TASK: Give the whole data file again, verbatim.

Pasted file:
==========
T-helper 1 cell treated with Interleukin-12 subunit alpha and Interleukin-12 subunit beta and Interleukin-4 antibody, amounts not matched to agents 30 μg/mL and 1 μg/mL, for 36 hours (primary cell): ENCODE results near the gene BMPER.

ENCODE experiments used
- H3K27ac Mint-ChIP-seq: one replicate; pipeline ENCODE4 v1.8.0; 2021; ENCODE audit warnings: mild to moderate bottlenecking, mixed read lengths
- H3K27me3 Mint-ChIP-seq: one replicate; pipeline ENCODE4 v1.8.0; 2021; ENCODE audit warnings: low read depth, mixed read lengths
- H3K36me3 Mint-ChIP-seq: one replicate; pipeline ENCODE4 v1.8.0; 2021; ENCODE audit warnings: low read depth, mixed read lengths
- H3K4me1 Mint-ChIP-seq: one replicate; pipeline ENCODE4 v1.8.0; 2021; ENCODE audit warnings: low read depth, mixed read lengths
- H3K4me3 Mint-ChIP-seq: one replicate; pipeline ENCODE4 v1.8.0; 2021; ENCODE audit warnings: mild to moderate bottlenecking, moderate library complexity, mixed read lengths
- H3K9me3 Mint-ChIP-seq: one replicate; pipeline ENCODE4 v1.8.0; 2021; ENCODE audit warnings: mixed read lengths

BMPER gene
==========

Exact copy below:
T-helper 1 cell treated with Interleukin-12 subunit alpha and Interleukin-12 subunit beta and Interleukin-4 antibody, amounts not matched to agents 30 μg/mL and 1 μg/mL, for 36 hours (primary cell): ENCODE results near the gene BMPER.

ENCODE experiments used
- H3K27ac Mint-ChIP-seq: one replicate; pipeline ENCODE4 v1.8.0; 2021; ENCODE audit warnings: mild to moderate bottlenecking, mixed read lengths
- H3K27me3 Mint-ChIP-seq: one replicate; pipeline ENCODE4 v1.8.0; 2021; ENCODE audit warnings: low read depth, mixed read lengths
- H3K36me3 Mint-ChIP-seq: one replicate; pipeline ENCODE4 v1.8.0; 2021; ENCODE audit warnings: low read depth, mixed read lengths
- H3K4me1 Mint-ChIP-seq: one replicate; pipeline ENCODE4 v1.8.0; 2021; ENCODE audit warnings: low read depth, mixed read lengths
- H3K4me3 Mint-ChIP-seq: one replicate; pipeline ENCODE4 v1.8.0; 2021; ENCODE audit warnings: mild to moderate bottlenecking, moderate library complexity, mixed read lengths
- H3K9me3 Mint-ChIP-seq: one replicate; pipeline ENCODE4 v1.8.0; 2021; ENCODE audit warnings: mixed read lengths

BMPER gene